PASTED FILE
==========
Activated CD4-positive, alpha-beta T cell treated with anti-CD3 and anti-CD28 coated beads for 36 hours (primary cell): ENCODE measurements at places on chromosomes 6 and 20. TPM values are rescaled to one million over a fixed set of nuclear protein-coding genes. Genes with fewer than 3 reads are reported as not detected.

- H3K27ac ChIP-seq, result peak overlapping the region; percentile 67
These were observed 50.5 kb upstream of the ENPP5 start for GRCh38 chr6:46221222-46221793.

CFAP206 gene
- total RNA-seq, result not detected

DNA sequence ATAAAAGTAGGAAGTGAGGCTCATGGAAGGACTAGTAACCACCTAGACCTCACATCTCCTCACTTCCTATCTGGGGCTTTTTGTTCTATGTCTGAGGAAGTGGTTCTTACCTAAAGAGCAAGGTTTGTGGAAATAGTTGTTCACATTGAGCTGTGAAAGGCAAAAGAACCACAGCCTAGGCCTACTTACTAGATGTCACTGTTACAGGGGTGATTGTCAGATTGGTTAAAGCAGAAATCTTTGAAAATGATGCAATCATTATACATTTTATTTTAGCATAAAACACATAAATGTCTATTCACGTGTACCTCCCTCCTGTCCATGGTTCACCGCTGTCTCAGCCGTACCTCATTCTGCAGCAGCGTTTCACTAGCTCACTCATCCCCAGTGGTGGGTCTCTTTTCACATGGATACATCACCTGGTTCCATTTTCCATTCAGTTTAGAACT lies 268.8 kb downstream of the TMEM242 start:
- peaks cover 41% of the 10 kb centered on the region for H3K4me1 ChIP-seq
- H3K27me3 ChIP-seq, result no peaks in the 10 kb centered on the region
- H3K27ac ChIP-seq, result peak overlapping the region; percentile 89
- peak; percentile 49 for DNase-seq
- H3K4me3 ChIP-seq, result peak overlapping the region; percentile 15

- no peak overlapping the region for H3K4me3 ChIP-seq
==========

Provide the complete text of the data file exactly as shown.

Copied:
Activated CD4-positive, alpha-beta T cell treated with anti-CD3 and anti-CD28 coated beads for 36 hours (primary cell): ENCODE measurements at places on chromosomes 6 and 20. TPM values are rescaled to one million over a fixed set of nuclear protein-coding genes. Genes with fewer than 3 reads are reported as not detected.

- H3K27ac ChIP-seq, result peak overlapping the region; percentile 67
These were observed 50.5 kb upstream of the ENPP5 start for GRCh38 chr6:46221222-46221793.

CFAP206 gene
- total RNA-seq, result not detected

DNA sequence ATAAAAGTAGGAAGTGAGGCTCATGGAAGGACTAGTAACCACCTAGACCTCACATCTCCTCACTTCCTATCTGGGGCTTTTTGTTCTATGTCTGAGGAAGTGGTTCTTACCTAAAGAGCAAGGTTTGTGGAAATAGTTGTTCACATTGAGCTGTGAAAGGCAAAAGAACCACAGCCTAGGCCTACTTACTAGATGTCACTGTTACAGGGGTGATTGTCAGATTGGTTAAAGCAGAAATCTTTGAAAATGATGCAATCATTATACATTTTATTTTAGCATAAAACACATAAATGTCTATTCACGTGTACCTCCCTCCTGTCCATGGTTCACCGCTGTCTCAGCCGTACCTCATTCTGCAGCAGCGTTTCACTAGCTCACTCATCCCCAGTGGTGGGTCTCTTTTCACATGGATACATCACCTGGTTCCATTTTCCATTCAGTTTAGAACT lies 268.8 kb downstream of the TMEM242 start:
- peaks cover 41% of the 10 kb centered on the region for H3K4me1 ChIP-seq
- H3K27me3 ChIP-seq, result no peaks in the 10 kb centered on the region
- H3K27ac ChIP-seq, result peak overlapping the region; percentile 89
- peak; percentile 49 for DNase-seq
- H3K4me3 ChIP-seq, result peak overlapping the region; percentile 15

- no peak overlapping the region for H3K4me3 ChIP-seq